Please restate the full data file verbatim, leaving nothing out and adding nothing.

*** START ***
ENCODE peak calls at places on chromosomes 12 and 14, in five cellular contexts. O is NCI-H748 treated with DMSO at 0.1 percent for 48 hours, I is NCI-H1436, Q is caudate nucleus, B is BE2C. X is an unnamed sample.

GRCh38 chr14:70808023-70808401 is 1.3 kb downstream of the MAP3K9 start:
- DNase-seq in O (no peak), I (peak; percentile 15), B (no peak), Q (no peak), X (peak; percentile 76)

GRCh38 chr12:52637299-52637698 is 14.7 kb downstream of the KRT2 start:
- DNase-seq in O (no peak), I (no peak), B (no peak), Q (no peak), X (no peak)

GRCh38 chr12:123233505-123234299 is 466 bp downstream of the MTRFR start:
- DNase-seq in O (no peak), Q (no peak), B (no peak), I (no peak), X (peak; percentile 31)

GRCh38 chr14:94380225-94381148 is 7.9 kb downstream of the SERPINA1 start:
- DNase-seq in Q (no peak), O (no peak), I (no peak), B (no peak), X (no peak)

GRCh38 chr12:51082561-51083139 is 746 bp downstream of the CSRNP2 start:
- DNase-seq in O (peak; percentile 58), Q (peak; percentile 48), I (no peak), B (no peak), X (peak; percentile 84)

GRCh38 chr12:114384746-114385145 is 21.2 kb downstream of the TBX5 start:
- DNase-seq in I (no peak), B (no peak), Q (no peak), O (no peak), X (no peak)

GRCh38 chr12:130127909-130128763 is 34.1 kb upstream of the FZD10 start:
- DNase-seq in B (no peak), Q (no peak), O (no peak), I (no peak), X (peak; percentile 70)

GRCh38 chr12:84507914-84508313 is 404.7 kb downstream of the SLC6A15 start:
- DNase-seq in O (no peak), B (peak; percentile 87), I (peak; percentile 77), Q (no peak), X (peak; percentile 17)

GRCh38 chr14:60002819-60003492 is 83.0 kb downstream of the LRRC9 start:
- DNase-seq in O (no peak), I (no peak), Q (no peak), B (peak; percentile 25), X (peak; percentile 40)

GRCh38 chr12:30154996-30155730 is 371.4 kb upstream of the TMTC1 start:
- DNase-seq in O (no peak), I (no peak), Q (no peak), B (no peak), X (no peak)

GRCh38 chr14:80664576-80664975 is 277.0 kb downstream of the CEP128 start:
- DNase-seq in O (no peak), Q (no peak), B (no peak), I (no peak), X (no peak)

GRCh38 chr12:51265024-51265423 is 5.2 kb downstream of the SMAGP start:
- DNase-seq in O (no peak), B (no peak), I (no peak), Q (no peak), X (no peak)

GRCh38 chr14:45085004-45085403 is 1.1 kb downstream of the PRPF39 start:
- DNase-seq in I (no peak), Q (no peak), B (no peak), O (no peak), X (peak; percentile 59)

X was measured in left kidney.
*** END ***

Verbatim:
ENCODE peak calls at places on chromosomes 12 and 14, in five cellular contexts. O is NCI-H748 treated with DMSO at 0.1 percent for 48 hours, I is NCI-H1436, Q is caudate nucleus, B is BE2C. X is an unnamed sample.

GRCh38 chr14:70808023-70808401 is 1.3 kb downstream of the MAP3K9 start:
- DNase-seq in O (no peak), I (peak; percentile 15), B (no peak), Q (no peak), X (peak; percentile 76)

GRCh38 chr12:52637299-52637698 is 14.7 kb downstream of the KRT2 start:
- DNase-seq in O (no peak), I (no peak), B (no peak), Q (no peak), X (no peak)

GRCh38 chr12:123233505-123234299 is 466 bp downstream of the MTRFR start:
- DNase-seq in O (no peak), Q (no peak), B (no peak), I (no peak), X (peak; percentile 31)

GRCh38 chr14:94380225-94381148 is 7.9 kb downstream of the SERPINA1 start:
- DNase-seq in Q (no peak), O (no peak), I (no peak), B (no peak), X (no peak)

GRCh38 chr12:51082561-51083139 is 746 bp downstream of the CSRNP2 start:
- DNase-seq in O (peak; percentile 58), Q (peak; percentile 48), I (no peak), B (no peak), X (peak; percentile 84)

GRCh38 chr12:114384746-114385145 is 21.2 kb downstream of the TBX5 start:
- DNase-seq in I (no peak), B (no peak), Q (no peak), O (no peak), X (no peak)

GRCh38 chr12:130127909-130128763 is 34.1 kb upstream of the FZD10 start:
- DNase-seq in B (no peak), Q (no peak), O (no peak), I (no peak), X (peak; percentile 70)

GRCh38 chr12:84507914-84508313 is 404.7 kb downstream of the SLC6A15 start:
- DNase-seq in O (no peak), B (peak; percentile 87), I (peak; percentile 77), Q (no peak), X (peak; percentile 17)

GRCh38 chr14:60002819-60003492 is 83.0 kb downstream of the LRRC9 start:
- DNase-seq in O (no peak), I (no peak), Q (no peak), B (peak; percentile 25), X (peak; percentile 40)

GRCh38 chr12:30154996-30155730 is 371.4 kb upstream of the TMTC1 start:
- DNase-seq in O (no peak), I (no peak), Q (no peak), B (no peak), X (no peak)

GRCh38 chr14:80664576-80664975 is 277.0 kb downstream of the CEP128 start:
- DNase-seq in O (no peak), Q (no peak), B (no peak), I (no peak), X (no peak)

GRCh38 chr12:51265024-51265423 is 5.2 kb downstream of the SMAGP start:
- DNase-seq in O (no peak), B (no peak), I (no peak), Q (no peak), X (no peak)

GRCh38 chr14:45085004-45085403 is 1.1 kb downstream of the PRPF39 start:
- DNase-seq in I (no peak), Q (no peak), B (no peak), O (no peak), X (peak; percentile 59)

X was measured in left kidney.